On the West Side, the average sales price at the end of 2001 for 1,248 closed coop sales from 57th to 125th Streets was 8 percent over the year to $674,000 with studios showing a 26 percent gain to $209,000 and one-bedrooms rising 18 percent to $377,000. The average sales price of 796 closed condo sales on the Upper West Side rose 11 percent at the end of 2001 to $870,000 with apartments of three or more bedrooms showing the largest gain, 19 percent, to $2,136,000.
The report, which was based on data collected by The Corcoran Group and Mitchell, Maxwell & Jackson Inc., also indicated that "while high-end property prices in the Downtown area adjusted downward, the overall performance of the district [south of 34th Street] was significantly better than the year before due to the many new building units that closed in early 2001." "This market has remained unexpectedly strong," with fourth-quarter price adjustments isolated to larger properties, it continued.
This report, however, was much, much shorter than in the past several years in which the downtown figures were broken in various neighborhoods and this report did not comment specifically on the Lower Manhattan market that certainly suffered substantially as a result of the terrorist attacks. This report also did not break out its East Side and West Side statistics into smaller categories, such as Fifth Avenue or Central Park West, as it had in the past.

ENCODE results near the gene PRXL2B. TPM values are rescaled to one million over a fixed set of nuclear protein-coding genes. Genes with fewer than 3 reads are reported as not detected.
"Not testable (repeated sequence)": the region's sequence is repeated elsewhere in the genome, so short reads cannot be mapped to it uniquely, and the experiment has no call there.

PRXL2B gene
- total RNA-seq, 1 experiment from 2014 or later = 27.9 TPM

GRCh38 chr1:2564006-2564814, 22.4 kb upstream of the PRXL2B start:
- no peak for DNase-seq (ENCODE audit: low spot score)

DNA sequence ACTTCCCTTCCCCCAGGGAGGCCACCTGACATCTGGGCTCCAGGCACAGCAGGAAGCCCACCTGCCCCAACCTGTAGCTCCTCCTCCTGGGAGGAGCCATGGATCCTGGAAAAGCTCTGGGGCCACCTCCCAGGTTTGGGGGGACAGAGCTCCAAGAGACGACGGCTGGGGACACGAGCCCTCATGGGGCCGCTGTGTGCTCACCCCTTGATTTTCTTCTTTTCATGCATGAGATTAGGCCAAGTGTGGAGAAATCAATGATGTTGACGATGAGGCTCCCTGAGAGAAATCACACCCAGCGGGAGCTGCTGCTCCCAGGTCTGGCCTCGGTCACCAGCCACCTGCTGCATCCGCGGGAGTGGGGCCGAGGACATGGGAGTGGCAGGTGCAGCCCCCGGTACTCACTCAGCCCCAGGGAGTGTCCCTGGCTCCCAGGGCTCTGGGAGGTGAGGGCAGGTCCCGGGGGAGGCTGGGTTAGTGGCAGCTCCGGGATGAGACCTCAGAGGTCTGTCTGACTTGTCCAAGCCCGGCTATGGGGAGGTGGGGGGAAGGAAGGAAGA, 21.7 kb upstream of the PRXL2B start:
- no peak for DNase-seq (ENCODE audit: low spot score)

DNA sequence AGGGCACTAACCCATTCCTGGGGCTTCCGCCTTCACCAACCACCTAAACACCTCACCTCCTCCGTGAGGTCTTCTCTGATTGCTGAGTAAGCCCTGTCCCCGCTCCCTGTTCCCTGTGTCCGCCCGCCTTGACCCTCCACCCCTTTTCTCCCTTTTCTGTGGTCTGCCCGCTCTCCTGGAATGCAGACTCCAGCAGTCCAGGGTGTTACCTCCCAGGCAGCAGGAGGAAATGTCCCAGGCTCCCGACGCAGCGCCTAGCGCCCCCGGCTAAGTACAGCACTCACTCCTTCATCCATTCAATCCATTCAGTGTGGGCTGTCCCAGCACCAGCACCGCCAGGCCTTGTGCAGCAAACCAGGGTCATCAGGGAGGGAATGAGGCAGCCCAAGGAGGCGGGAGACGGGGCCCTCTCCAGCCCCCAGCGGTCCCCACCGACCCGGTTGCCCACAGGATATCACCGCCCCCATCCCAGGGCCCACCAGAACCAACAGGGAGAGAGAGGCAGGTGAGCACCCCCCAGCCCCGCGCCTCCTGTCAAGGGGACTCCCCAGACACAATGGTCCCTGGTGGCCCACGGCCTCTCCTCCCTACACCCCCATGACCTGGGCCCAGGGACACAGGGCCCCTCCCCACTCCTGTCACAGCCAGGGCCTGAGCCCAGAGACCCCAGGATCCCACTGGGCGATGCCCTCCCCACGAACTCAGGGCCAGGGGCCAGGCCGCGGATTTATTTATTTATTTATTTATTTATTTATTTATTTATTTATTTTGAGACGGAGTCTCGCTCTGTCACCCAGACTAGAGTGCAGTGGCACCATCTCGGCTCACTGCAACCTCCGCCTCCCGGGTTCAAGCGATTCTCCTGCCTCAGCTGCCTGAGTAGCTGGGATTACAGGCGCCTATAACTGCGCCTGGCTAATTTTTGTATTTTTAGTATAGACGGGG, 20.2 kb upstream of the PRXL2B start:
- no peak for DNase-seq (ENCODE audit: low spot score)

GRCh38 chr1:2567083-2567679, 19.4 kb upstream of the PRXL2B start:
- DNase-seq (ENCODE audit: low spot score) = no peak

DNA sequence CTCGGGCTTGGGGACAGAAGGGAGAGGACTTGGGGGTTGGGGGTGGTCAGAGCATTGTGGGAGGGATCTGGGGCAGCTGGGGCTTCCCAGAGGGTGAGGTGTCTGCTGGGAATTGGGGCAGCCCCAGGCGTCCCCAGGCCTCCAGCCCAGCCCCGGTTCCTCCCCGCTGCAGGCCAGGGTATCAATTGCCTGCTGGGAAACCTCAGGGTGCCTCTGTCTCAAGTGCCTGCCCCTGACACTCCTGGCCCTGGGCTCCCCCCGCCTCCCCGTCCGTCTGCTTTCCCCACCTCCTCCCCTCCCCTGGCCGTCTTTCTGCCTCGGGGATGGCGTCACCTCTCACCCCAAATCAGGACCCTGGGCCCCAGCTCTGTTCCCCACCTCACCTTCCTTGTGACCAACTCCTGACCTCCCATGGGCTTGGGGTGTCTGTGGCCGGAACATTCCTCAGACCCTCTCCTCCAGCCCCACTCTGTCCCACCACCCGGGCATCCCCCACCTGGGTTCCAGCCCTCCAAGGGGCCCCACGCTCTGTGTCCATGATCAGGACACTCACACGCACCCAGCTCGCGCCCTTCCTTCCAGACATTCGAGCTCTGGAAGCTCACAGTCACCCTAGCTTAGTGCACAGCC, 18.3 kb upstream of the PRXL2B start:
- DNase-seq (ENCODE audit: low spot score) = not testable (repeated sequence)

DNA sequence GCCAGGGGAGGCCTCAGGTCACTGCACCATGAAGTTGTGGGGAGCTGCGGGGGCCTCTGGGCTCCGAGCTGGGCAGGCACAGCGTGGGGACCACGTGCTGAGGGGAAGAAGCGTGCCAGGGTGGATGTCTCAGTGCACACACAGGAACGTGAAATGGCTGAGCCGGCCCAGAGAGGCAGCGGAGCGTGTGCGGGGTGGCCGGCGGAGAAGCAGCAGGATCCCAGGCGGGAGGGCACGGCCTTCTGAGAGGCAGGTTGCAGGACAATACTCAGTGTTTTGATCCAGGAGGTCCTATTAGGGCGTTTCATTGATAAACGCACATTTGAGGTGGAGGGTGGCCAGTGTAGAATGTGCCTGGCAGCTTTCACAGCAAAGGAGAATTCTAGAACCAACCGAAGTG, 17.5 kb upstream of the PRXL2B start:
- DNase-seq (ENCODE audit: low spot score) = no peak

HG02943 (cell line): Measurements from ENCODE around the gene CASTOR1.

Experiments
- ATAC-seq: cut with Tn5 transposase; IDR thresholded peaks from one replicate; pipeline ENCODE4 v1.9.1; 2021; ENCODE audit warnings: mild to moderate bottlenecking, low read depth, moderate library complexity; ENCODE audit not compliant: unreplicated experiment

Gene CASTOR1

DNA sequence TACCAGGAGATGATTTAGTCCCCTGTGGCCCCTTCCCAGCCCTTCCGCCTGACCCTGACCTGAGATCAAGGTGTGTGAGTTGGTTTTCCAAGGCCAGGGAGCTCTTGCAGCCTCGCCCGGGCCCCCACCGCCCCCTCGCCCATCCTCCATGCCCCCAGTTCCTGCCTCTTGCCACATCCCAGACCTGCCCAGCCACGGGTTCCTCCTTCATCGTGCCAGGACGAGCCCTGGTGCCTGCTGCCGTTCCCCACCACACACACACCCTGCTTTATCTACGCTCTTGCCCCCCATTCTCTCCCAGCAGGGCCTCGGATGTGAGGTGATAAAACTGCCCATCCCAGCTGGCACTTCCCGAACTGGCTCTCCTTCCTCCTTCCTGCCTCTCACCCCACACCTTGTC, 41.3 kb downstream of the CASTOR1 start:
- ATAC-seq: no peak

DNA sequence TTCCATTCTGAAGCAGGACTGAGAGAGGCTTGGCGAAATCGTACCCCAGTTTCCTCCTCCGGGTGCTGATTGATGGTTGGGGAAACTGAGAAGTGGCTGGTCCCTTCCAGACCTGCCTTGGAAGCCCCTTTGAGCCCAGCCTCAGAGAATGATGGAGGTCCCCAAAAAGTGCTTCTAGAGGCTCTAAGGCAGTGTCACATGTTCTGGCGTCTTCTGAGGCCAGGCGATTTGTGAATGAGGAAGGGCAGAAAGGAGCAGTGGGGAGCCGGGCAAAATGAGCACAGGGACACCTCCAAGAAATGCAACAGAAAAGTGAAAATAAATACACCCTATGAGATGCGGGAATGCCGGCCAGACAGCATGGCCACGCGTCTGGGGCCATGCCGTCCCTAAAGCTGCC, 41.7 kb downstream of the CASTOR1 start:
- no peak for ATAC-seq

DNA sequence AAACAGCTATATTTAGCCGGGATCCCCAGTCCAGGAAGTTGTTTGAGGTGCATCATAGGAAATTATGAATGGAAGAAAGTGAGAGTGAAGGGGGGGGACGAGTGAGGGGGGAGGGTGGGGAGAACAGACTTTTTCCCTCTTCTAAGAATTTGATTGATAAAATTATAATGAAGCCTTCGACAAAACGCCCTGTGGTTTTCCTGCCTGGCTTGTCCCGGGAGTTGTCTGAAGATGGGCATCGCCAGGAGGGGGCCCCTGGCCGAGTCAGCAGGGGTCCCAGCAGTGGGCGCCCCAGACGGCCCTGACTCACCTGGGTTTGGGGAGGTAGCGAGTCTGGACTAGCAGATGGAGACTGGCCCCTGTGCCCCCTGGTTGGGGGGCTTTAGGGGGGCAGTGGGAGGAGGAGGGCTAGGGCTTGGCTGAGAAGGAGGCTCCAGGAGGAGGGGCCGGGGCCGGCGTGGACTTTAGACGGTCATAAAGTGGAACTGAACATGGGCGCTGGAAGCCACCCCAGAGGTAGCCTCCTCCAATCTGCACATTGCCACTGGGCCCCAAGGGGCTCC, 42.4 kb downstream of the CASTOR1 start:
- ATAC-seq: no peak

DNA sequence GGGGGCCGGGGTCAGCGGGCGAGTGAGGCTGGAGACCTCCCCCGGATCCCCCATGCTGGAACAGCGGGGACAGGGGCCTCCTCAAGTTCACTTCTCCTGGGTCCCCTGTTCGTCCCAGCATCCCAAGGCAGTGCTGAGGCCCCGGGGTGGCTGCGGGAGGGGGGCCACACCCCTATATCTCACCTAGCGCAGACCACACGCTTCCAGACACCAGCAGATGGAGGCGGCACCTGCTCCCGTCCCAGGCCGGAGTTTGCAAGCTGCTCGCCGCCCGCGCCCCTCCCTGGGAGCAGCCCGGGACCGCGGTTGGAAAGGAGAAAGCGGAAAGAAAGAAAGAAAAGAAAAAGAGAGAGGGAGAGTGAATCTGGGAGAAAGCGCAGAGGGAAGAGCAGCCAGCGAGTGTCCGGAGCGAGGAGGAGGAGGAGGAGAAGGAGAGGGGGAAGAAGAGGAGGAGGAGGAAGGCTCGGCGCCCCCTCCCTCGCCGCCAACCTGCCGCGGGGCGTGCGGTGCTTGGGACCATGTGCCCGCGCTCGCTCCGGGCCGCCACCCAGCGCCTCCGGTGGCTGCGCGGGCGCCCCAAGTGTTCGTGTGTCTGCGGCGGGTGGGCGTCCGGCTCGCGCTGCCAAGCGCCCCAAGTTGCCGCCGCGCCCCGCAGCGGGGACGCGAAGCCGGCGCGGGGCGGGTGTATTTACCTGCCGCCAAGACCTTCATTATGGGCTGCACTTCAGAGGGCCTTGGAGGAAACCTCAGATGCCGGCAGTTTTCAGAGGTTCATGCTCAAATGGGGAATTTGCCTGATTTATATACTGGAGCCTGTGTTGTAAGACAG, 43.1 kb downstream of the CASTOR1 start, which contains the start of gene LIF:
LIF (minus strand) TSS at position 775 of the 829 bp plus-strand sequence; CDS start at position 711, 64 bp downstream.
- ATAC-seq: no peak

Reporting on 81 closed sales of one- and two-family townhouses in Manhattan, the survey found that the average sales price at the end of 2001 on the East Side had risen 6 percent to $5,015,000 although the average price per square foot fell 8 percent to $721. On the West Side, the sales price fell 13 percent to $2,705,000 with the square foot average declining 3 percent. The report found that the volume of sales decreased by two-thirds over the course of the year.
In a cover letter to the report, Sheila Lokitz, vice president of The Corcoran Group made the following comments:
"The results of this report are a testament to our great city, and the resilience of the New York real estate market. While the fourth quarter was a period of retreat and uncertainty, sale statistics in every part of Manhattan were up over the previous year. As we enter 2002, we are seeing a number of encouraging indicators: a strong increase in market activity, the number of sales contracts signed by The Corcoran Group in January were up 35 percent over the same period in 2001, a high proportion of sales are being made at asking price, renewed interest in the luxury end of the market. If you have been considering purchasing, this is an excellent time. Mortgage rates are still historically low, and prices have just started to move up. And, with the billions of dollars for relief and rebuilding that are being pumped into New York City, and the impending turn around in the economy and the stock market, we expect our real estate market to continue to strengthen."